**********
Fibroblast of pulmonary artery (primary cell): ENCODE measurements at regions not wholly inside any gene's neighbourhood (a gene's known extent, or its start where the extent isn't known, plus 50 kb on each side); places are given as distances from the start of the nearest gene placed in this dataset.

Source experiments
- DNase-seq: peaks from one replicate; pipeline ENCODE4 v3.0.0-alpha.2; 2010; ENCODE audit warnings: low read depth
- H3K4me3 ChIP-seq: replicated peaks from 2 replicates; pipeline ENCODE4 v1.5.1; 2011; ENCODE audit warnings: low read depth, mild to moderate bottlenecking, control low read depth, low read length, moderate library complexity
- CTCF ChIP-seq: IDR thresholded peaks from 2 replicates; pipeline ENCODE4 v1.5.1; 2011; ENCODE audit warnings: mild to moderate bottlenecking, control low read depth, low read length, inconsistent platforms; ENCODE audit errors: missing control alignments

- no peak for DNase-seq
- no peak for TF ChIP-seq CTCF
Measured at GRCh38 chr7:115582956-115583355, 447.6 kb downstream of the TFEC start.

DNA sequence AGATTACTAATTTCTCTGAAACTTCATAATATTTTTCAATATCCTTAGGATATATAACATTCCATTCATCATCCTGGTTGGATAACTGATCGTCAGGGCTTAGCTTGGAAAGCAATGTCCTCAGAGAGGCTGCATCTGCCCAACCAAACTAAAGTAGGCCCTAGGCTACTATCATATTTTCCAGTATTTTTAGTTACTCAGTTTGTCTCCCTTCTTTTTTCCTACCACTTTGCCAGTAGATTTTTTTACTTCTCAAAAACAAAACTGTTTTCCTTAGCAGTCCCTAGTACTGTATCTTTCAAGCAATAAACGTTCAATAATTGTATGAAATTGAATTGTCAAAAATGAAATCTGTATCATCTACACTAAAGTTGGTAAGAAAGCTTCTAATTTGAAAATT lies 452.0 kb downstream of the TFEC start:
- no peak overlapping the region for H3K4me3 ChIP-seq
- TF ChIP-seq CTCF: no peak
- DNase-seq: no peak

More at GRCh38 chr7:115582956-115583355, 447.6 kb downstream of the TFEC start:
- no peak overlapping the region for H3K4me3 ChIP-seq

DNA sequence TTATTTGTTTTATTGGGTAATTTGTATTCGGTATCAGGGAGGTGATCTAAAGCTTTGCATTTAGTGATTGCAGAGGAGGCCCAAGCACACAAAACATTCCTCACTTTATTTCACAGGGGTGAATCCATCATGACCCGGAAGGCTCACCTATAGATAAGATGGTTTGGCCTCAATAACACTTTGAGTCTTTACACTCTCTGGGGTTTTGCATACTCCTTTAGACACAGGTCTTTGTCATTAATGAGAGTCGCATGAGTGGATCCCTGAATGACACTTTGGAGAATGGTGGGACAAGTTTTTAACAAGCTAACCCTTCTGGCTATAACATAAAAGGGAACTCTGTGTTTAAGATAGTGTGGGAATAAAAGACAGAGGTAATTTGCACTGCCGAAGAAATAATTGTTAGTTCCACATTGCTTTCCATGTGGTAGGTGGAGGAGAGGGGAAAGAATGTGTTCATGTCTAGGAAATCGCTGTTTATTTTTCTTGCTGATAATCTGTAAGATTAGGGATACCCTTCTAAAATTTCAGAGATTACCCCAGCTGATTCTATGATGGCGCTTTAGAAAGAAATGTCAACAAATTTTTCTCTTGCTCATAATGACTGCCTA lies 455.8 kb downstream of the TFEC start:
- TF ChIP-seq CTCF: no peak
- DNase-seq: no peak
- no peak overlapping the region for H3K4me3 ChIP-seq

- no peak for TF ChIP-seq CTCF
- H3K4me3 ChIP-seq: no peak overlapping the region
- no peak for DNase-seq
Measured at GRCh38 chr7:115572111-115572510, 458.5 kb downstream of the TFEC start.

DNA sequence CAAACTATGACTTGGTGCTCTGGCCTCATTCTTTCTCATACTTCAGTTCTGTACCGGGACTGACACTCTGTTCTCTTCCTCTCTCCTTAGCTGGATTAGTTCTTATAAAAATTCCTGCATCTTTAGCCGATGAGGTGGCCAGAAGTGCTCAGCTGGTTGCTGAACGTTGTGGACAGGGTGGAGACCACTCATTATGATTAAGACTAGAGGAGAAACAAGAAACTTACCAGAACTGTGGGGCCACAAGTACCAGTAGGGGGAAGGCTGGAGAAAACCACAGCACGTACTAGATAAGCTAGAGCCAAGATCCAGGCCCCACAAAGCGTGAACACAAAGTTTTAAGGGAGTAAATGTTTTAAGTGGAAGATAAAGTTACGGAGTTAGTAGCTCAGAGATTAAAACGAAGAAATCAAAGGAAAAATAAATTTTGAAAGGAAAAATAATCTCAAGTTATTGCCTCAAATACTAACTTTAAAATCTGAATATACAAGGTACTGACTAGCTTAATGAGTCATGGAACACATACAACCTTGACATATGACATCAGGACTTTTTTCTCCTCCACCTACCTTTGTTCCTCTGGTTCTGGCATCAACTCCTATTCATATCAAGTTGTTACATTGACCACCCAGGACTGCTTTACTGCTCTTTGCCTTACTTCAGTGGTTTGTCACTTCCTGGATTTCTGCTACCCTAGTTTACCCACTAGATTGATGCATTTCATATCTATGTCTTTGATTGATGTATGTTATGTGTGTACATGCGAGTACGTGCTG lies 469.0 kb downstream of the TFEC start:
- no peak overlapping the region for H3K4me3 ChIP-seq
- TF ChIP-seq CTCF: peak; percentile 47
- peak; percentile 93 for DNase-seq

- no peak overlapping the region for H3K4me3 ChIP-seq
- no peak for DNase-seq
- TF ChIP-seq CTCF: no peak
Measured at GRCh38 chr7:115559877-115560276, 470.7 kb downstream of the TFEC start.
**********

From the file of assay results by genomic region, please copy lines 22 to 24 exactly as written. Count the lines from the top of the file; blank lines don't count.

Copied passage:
Measured at GRCh38 chr7:115572111-115572510, 458.5 kb downstream of the TFEC start.

DNA sequence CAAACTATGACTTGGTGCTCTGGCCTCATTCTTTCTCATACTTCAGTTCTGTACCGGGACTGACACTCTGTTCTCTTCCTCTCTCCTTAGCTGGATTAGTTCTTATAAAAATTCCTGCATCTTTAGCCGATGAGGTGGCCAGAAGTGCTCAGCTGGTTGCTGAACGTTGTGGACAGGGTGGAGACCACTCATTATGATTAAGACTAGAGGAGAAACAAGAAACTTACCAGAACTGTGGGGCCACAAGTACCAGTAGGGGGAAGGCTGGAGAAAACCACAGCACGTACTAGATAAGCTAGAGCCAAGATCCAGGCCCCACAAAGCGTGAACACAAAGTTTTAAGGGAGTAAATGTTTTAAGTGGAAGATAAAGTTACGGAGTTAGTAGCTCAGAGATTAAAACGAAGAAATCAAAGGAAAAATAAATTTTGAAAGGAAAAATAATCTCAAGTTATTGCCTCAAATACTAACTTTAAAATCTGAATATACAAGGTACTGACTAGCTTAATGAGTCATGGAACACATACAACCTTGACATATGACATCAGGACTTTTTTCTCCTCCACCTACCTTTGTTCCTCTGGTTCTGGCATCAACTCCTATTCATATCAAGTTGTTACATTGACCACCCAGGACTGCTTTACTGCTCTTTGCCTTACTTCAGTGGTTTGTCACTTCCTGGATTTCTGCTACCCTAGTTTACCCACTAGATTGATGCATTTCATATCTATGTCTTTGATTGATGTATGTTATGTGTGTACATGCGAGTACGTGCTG lies 469.0 kb downstream of the TFEC start:
- no peak overlapping the region for H3K4me3 ChIP-seq